What Does LSU Football Submitting "Self-Imposing" Penalties Amid NCAA Investigation Mean for Program?

LSU hoping self-imposed penalties won't lead to further action from NCAA
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LSU football has elected to self-impose a number of penalties, including a reduction of eight scholarships and a two-year disassociation from receiver Odell Beckham Jr., Sports Illustrated's Ross Dellenger and Pat Forde report.

By self-imposing these penalties, LSU is hoping that the NCAA won't add further penalties after a two-year long investigation into the football program. It's been previously reported that the NCAA was investigating improper booster payments made to a former football player's family, according to Dellenger and Forde, as well as the incident involving Beckham, where he was seen handing players money immediately following LSU's 42-25 national championship win over Clemson.

“LSU has worked proactively and in cooperation with the NCAA to identify and self-report any violations that occurred within our football program," Robert Munson, LSU Senior Associate Athletic Director, said in the statement to SI. "We believe these self-imposed penalties are appropriate and we will continue to coordinate and cooperate with the NCAA on this matter.” 

The team will sacrifice four scholarships each of the next two years according to SI, though it won't impact the program's ability to sign 25 scholarship players in the 2021 class. LSU is considered among the favorites for a number of high-profile recruits including Maason Smith, Korey Foreman, Sage Ryan, Brian Thomas and Tristan Leigh.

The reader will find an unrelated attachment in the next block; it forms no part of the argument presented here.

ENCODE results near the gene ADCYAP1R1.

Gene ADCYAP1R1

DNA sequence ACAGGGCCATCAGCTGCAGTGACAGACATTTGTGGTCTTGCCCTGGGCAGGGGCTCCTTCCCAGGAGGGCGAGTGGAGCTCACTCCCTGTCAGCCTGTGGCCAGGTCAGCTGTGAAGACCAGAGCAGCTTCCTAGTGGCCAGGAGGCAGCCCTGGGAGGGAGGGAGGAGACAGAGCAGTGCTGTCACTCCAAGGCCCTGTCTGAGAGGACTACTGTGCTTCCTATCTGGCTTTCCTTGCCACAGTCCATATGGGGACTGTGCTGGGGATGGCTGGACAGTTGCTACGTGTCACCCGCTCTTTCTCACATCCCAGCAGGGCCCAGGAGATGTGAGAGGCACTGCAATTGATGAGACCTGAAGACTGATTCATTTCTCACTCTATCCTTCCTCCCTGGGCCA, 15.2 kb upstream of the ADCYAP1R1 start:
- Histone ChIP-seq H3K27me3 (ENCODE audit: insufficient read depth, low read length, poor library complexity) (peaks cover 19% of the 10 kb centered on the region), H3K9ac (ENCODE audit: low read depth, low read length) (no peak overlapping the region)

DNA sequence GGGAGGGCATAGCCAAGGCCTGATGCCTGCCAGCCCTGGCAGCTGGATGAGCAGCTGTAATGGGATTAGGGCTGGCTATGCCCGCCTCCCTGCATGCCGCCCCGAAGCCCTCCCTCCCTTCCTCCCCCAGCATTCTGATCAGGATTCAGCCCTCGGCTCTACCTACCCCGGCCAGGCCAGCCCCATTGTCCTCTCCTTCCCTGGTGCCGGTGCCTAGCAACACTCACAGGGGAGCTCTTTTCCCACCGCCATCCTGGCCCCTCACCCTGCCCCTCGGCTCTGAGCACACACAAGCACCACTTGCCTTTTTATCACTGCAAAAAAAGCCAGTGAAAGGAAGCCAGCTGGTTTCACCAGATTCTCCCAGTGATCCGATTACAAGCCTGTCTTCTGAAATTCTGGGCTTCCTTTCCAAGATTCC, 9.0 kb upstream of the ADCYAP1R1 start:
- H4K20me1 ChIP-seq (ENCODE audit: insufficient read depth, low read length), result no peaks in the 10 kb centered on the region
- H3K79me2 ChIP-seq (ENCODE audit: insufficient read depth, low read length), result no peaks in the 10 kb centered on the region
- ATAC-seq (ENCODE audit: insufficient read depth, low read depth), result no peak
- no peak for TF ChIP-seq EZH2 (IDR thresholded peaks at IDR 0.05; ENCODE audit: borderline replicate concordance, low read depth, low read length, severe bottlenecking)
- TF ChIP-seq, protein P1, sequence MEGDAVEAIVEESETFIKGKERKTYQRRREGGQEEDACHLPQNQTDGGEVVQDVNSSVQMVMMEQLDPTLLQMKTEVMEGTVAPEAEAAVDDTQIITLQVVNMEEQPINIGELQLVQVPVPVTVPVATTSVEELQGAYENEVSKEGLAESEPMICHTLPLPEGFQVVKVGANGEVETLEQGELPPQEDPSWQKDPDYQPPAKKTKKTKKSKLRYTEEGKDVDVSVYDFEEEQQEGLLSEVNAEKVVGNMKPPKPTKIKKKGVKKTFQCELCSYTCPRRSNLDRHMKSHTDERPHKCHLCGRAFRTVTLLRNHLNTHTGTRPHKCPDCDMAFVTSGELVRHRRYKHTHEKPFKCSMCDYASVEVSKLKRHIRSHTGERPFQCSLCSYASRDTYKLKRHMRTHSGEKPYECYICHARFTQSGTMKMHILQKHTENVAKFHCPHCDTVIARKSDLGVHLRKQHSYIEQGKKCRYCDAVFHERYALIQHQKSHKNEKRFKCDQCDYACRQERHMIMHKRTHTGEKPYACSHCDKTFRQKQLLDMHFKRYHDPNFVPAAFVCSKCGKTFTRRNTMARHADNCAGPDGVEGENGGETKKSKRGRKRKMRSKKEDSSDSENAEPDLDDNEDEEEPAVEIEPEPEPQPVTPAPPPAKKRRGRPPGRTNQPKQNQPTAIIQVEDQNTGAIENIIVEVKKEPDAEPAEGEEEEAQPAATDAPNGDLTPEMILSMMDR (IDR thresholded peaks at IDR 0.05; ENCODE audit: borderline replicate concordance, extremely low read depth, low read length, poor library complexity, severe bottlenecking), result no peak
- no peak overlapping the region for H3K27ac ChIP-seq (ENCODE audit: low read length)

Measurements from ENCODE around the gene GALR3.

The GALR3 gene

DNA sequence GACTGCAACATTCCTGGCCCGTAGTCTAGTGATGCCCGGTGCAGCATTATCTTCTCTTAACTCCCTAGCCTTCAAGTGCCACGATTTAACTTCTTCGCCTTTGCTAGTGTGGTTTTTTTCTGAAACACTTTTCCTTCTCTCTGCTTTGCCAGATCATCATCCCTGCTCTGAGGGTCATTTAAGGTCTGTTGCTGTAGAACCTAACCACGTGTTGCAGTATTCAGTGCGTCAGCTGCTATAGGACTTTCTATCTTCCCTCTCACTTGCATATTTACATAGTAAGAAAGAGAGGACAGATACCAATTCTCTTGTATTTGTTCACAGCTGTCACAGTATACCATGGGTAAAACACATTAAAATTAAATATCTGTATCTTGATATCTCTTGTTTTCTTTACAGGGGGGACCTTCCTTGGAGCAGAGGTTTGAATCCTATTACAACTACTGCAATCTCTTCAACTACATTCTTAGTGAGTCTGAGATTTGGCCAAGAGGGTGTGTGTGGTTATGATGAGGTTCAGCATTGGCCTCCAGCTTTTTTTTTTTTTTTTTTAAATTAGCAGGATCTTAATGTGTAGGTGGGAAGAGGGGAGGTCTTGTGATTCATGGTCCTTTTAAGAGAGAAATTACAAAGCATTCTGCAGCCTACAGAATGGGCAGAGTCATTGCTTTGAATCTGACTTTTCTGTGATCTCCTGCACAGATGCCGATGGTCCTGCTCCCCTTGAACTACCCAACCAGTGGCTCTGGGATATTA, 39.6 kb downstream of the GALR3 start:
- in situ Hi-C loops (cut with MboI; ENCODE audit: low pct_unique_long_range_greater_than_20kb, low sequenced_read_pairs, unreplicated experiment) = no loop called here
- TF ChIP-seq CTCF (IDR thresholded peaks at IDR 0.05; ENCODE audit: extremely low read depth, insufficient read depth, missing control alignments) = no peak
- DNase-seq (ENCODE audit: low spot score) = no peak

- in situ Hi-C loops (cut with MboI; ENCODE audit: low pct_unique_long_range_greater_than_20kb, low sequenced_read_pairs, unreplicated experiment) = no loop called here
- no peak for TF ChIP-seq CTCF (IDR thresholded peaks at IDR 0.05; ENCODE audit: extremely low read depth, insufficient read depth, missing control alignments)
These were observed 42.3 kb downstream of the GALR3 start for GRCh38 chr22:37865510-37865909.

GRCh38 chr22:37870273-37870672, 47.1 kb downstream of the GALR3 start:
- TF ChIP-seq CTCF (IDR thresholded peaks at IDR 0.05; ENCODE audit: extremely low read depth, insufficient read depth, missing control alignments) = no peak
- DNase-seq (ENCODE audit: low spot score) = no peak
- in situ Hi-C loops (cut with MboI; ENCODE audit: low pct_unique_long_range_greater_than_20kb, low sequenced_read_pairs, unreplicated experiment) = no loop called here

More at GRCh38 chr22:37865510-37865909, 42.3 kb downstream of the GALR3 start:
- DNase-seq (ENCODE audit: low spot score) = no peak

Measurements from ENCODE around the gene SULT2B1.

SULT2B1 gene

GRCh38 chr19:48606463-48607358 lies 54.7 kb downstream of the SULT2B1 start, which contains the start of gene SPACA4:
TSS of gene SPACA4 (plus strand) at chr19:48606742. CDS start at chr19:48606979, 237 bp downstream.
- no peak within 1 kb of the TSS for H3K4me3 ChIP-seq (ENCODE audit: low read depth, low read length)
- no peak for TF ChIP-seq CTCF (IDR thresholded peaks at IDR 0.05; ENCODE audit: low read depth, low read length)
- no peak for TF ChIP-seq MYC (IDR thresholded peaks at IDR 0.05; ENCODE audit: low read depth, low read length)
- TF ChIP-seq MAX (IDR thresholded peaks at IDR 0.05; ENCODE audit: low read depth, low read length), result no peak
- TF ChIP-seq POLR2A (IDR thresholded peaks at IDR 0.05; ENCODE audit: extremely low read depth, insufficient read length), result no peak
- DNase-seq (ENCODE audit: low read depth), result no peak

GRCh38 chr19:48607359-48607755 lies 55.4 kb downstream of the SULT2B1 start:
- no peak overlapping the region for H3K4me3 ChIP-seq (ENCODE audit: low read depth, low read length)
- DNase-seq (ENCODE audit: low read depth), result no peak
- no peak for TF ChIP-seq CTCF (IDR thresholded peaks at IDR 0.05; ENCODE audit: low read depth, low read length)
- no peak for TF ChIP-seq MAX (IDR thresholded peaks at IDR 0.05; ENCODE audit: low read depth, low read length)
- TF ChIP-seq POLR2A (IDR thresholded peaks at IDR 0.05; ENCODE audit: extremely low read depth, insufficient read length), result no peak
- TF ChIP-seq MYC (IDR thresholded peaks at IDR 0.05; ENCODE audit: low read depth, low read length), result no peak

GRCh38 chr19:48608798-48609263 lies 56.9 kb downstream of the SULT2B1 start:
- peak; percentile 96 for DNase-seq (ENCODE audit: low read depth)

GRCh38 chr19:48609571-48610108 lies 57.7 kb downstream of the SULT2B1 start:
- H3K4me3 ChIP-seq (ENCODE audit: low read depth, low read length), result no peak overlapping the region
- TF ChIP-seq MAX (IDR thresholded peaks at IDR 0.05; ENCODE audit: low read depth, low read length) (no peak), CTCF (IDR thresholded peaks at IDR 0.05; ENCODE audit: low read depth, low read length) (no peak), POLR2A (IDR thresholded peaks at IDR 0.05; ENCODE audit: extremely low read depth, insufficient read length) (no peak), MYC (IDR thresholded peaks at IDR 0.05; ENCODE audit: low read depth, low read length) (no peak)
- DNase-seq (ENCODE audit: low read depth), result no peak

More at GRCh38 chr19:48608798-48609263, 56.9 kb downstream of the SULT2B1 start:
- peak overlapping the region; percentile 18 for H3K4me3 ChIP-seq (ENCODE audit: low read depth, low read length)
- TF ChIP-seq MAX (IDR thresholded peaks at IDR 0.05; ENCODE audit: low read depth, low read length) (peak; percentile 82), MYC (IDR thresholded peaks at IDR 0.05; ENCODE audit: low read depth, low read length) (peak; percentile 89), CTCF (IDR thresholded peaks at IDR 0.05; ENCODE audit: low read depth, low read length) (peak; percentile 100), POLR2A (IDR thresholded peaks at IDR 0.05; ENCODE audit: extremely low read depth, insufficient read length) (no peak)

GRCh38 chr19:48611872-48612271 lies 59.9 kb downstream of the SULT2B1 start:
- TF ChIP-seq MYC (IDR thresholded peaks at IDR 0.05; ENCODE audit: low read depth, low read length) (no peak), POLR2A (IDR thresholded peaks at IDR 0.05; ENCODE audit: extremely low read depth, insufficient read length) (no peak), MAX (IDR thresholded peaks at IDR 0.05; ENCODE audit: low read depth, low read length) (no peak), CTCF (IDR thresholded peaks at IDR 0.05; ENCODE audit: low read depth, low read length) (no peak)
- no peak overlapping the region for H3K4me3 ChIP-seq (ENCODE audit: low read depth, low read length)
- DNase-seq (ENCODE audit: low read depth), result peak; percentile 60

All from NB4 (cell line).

With the 2021 class not expected to be affected by these self-imposed penalties, the more likely course of action means the 2022 and 2023 classes could be the ones impacted. This makes sense, as the NCAA hasn't officially handed down any ruling on either the football or basketball investigations.

It’s also important to note that LSU doesn’t necessarily have to reduce the number of scholarships through recruiting. It just has to be under the 85 scholarship limit by four each of the next two seasons, meaning it could theoretically sign 25 players but eliminate four scholarships currently on the roster. 

Whether the NCAA elects to add further penalties to the program remains to be seen. In late August, the NCAA submitted both the football and basketball investigations to the IARP for review. LSU for months wanted the football and basketball investigations to be treated separately to avoid stiffer penalties that could potentially come out, such as "lack of institutional control."

The investigation into the basketball team and coach Will Wade is still ongoing and could continue for another year but the football investigation has been completed, SI reported. 

Again, the athletic department is hoping that the self-imposed penalties will be enough and the NCAA won't pile on more penalties. The initial reaction to this news is that LSU believes these penalties warrant the infractions against the football program. This is a massive step taken by the athletic department but the NCAA could easily elect to tack on further penalties considering the severity of the investigation. 

A "lack of institutional control" is among the most severe penalties that could be carried out with both investigations stay bundled. SI also reported that the LSU athletic department and the NCAA have worked in cohesion over the past two years at times, the most recent conversation coming in July about potential penalties.

This process is far from over as LSU has now put the ball in the hands of the NCAA. 

Story will be updated as more information is provided.